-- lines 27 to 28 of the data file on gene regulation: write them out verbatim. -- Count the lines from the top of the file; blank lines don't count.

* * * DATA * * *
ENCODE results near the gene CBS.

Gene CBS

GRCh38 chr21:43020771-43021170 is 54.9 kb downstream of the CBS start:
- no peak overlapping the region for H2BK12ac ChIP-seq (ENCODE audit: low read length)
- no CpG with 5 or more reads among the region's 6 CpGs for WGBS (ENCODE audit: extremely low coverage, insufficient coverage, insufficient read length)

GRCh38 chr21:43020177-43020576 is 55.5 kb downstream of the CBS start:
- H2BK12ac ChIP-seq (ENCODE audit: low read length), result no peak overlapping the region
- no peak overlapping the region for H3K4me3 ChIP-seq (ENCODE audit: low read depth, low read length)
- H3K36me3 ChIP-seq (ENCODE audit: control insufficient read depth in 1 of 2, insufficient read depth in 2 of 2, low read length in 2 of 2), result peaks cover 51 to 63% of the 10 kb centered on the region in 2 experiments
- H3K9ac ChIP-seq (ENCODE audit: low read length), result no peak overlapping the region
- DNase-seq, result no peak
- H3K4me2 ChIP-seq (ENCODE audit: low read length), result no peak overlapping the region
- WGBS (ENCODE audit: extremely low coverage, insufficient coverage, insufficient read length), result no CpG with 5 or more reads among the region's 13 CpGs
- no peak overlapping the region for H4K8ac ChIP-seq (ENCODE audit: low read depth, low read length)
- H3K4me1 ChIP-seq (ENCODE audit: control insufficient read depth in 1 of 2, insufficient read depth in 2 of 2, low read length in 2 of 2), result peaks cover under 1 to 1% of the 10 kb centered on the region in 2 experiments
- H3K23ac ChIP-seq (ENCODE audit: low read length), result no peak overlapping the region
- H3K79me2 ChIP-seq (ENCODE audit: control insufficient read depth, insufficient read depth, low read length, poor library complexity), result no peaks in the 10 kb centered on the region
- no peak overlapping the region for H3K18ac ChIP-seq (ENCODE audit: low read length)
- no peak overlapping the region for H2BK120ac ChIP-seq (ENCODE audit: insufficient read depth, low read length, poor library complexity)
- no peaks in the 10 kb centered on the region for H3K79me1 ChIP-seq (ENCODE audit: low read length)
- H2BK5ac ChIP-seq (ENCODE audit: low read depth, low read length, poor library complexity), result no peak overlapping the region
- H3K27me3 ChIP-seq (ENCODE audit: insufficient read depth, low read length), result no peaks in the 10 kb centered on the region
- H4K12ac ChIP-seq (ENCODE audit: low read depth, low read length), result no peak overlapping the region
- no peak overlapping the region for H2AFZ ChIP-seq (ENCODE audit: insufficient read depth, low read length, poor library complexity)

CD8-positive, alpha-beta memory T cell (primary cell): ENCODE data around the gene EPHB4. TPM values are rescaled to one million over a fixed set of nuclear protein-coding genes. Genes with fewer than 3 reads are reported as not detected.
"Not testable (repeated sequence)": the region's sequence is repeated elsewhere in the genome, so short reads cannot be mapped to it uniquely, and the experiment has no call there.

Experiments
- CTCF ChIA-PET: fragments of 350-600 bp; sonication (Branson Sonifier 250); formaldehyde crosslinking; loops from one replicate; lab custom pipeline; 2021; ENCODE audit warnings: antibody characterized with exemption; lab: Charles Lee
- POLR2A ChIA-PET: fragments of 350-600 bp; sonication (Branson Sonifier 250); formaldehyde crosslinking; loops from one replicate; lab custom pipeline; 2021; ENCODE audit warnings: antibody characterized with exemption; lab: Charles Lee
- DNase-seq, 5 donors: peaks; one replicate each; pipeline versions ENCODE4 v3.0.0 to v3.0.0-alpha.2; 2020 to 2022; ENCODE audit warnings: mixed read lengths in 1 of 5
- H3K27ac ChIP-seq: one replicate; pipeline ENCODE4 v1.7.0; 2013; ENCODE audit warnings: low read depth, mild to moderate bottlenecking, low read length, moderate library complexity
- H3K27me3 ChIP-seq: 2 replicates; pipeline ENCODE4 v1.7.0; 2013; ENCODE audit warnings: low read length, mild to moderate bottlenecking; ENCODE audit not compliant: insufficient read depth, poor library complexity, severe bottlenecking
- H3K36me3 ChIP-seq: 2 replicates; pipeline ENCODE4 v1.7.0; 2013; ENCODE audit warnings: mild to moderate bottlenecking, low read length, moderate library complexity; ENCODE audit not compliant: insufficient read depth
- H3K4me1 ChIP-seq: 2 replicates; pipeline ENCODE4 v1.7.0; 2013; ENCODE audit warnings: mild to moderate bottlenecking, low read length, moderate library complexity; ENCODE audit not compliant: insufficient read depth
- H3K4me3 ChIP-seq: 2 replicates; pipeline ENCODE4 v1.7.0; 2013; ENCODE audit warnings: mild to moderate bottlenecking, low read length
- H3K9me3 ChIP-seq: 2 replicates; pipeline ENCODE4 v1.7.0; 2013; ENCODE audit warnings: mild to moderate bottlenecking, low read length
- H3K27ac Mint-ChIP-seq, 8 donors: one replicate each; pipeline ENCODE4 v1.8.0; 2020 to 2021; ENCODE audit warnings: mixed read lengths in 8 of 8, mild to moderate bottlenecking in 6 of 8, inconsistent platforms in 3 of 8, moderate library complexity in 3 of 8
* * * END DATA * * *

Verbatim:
Experiments
- CTCF ChIA-PET: fragments of 350-600 bp; sonication (Branson Sonifier 250); formaldehyde crosslinking; loops from one replicate; lab custom pipeline; 2021; ENCODE audit warnings: antibody characterized with exemption; lab: Charles Lee